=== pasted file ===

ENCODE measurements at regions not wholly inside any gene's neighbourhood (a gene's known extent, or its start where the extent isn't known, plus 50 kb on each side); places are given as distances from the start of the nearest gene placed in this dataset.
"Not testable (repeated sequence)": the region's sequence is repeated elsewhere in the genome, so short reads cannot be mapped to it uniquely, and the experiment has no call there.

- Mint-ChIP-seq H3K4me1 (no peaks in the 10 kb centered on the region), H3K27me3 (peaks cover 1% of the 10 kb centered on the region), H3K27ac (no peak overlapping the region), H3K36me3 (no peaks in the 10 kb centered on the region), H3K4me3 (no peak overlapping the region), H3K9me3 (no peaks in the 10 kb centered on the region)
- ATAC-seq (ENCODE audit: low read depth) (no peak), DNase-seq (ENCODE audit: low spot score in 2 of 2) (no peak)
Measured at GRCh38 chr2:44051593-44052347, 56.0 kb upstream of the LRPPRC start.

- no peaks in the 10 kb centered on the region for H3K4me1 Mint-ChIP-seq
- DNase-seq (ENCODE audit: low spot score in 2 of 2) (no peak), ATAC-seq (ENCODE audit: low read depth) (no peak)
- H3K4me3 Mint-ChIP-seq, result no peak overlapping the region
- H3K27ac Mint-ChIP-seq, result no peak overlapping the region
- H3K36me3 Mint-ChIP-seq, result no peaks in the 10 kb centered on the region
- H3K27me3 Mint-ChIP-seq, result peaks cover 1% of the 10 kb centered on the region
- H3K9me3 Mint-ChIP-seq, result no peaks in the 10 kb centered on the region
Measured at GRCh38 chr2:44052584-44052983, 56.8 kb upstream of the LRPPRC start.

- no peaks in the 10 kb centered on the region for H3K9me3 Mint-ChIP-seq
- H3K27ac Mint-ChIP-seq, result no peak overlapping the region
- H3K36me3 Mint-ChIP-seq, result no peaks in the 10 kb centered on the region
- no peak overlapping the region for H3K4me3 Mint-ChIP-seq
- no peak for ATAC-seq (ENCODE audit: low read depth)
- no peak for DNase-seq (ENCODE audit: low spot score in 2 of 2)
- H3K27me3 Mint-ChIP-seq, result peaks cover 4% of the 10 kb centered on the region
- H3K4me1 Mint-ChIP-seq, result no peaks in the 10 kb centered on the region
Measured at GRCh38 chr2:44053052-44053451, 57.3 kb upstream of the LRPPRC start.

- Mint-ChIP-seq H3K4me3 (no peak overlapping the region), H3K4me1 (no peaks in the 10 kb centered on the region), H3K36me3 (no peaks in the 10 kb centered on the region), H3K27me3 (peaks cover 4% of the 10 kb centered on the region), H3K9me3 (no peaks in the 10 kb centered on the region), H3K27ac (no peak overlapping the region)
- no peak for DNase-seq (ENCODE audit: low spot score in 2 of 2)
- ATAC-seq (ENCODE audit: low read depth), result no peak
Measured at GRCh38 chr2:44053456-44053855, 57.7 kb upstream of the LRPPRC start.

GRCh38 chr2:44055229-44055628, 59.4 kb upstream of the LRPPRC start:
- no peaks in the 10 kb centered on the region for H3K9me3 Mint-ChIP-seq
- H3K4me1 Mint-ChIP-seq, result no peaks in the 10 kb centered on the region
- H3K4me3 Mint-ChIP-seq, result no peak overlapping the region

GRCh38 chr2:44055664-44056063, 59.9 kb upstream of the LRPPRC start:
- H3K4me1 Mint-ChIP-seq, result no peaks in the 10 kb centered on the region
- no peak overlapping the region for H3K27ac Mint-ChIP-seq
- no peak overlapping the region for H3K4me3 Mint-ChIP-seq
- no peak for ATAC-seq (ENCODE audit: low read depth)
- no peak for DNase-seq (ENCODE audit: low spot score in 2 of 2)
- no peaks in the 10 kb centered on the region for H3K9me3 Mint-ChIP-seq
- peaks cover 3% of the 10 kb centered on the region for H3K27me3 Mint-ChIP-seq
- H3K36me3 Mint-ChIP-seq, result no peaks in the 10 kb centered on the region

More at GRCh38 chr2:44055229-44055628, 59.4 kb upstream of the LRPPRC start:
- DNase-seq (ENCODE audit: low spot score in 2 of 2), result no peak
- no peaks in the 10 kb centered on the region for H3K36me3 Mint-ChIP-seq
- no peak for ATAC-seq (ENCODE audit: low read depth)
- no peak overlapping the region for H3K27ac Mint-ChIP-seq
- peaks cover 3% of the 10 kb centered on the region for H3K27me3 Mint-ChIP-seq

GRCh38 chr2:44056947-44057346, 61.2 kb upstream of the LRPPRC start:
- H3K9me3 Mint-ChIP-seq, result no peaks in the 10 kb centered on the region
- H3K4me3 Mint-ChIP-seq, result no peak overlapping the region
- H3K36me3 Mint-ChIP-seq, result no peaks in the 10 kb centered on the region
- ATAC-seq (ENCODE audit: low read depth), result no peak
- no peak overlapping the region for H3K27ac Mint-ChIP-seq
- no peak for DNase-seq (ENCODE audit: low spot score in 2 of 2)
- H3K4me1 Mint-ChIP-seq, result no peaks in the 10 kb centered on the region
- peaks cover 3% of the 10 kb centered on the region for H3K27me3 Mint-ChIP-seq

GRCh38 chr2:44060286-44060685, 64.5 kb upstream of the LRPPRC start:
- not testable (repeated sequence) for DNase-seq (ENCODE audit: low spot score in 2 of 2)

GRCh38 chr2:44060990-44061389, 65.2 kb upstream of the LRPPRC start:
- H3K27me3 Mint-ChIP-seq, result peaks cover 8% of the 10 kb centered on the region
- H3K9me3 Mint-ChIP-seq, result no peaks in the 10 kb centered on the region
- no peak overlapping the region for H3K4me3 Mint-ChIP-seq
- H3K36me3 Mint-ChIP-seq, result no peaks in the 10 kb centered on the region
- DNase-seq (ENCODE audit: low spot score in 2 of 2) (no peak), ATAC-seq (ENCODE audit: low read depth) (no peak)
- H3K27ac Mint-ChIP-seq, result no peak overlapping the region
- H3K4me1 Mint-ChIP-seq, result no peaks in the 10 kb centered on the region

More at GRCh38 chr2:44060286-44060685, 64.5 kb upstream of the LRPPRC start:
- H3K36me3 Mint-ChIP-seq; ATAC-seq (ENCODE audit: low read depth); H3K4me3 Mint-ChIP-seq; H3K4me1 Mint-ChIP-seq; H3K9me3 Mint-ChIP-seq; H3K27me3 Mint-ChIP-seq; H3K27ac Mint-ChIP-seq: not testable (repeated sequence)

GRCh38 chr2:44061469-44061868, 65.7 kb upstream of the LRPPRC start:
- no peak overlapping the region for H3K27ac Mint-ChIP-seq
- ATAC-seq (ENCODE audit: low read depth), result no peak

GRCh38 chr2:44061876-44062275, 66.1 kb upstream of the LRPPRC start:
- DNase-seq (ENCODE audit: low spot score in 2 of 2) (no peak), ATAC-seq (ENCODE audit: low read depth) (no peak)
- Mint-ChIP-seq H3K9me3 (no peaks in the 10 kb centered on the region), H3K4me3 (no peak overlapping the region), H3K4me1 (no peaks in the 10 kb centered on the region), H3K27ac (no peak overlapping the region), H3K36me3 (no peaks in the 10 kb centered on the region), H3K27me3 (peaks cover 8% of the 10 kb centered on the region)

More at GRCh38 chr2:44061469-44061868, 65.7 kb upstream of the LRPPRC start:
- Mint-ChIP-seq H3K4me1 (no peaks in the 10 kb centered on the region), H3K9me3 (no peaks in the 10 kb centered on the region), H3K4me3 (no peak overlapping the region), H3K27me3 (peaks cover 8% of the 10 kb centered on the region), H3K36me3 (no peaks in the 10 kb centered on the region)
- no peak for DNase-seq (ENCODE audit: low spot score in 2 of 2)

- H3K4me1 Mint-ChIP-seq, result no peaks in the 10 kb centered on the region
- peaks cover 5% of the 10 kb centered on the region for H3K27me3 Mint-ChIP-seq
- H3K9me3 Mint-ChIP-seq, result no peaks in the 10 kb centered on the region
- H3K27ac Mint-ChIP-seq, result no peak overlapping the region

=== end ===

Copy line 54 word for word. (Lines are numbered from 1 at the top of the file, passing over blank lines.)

- peaks cover 3% of the 10 kb centered on the region for H3K27me3 Mint-ChIP-seq